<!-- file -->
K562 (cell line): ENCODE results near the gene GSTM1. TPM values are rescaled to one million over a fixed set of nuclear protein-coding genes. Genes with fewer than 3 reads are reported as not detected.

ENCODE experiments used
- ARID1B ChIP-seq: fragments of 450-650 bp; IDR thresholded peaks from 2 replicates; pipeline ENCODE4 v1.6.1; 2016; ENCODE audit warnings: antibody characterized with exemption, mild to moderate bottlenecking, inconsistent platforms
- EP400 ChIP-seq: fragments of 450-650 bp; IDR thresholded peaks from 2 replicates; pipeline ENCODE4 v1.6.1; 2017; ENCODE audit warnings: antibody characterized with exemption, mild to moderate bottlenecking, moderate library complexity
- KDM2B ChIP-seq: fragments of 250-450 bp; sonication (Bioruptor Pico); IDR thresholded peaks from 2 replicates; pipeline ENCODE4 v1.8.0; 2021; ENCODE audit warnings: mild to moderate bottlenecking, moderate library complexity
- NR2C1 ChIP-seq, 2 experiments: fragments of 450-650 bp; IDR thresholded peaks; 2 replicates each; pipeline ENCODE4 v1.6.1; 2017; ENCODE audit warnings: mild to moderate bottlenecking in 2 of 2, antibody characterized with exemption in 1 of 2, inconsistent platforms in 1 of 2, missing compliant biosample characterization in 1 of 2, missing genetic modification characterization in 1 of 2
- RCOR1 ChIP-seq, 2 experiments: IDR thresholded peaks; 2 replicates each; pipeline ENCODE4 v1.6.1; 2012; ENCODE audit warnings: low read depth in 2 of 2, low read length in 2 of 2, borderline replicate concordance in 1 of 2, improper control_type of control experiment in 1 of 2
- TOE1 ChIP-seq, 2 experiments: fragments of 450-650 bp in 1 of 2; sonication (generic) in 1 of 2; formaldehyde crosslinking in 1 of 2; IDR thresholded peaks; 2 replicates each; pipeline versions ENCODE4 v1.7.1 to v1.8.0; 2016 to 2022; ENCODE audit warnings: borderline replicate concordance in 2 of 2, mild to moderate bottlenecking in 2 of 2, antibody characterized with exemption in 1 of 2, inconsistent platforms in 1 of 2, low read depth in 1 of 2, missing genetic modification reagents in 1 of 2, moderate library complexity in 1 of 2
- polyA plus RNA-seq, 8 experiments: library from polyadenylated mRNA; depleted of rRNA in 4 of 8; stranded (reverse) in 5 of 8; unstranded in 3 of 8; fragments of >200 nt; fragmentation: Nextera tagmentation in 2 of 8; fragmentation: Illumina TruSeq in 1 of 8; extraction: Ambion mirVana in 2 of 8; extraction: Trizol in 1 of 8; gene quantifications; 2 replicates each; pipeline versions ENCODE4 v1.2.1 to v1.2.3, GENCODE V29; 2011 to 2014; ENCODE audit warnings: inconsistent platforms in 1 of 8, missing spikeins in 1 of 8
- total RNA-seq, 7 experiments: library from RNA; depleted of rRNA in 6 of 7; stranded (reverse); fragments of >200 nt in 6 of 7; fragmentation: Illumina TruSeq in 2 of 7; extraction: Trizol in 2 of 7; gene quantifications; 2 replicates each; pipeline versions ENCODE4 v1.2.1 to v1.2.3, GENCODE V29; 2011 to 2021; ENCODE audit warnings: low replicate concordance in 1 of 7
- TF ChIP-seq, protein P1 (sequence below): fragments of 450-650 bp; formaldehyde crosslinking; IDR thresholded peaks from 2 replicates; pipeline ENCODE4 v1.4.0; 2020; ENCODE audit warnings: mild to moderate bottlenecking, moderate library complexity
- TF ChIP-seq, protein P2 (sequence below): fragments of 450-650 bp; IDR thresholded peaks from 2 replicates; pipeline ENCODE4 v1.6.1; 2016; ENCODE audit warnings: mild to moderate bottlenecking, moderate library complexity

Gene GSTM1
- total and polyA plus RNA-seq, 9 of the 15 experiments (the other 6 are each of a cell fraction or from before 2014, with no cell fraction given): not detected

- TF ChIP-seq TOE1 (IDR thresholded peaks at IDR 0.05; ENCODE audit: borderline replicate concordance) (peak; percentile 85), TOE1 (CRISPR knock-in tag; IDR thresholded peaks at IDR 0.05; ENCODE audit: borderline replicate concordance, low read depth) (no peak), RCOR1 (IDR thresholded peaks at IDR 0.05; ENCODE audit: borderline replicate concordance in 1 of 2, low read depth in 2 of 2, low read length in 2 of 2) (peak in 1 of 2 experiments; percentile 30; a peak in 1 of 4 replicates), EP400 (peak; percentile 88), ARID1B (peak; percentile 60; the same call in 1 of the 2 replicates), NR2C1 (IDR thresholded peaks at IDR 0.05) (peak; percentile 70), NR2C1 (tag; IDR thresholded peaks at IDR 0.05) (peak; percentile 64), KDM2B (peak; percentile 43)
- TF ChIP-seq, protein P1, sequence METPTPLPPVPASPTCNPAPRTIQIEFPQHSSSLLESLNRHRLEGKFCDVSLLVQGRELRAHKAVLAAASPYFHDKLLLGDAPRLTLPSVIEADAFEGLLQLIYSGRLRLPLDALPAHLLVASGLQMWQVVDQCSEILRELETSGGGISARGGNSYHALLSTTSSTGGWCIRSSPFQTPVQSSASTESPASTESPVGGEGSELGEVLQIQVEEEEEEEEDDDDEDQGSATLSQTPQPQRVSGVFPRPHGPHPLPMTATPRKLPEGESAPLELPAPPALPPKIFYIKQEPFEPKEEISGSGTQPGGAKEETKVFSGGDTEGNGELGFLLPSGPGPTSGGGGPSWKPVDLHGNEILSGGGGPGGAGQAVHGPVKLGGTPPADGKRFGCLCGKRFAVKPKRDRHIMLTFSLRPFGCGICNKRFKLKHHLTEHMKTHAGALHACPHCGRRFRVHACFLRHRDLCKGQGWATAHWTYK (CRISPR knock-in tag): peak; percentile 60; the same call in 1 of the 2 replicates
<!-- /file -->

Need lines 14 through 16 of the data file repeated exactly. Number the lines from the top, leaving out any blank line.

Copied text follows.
- total and polyA plus RNA-seq, 9 of the 15 experiments (the other 6 are each of a cell fraction or from before 2014, with no cell fraction given): not detected

- TF ChIP-seq TOE1 (IDR thresholded peaks at IDR 0.05; ENCODE audit: borderline replicate concordance) (peak; percentile 85), TOE1 (CRISPR knock-in tag; IDR thresholded peaks at IDR 0.05; ENCODE audit: borderline replicate concordance, low read depth) (no peak), RCOR1 (IDR thresholded peaks at IDR 0.05; ENCODE audit: borderline replicate concordance in 1 of 2, low read depth in 2 of 2, low read length in 2 of 2) (peak in 1 of 2 experiments; percentile 30; a peak in 1 of 4 replicates), EP400 (peak; percentile 88), ARID1B (peak; percentile 60; the same call in 1 of the 2 replicates), NR2C1 (IDR thresholded peaks at IDR 0.05) (peak; percentile 70), NR2C1 (tag; IDR thresholded peaks at IDR 0.05) (peak; percentile 64), KDM2B (peak; percentile 43)
- TF ChIP-seq, protein P1, sequence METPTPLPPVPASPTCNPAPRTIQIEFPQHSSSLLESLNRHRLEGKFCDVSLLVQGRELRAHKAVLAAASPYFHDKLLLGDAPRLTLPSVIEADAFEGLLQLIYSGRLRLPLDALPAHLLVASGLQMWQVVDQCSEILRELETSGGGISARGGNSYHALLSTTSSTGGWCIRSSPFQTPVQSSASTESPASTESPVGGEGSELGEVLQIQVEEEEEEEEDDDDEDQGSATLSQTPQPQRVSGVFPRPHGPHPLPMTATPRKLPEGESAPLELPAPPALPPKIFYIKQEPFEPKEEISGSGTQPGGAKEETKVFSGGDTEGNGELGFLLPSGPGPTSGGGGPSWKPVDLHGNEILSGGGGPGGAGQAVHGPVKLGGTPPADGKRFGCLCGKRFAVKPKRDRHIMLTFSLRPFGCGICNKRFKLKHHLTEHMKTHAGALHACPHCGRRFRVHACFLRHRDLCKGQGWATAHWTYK (CRISPR knock-in tag): peak; percentile 60; the same call in 1 of the 2 replicates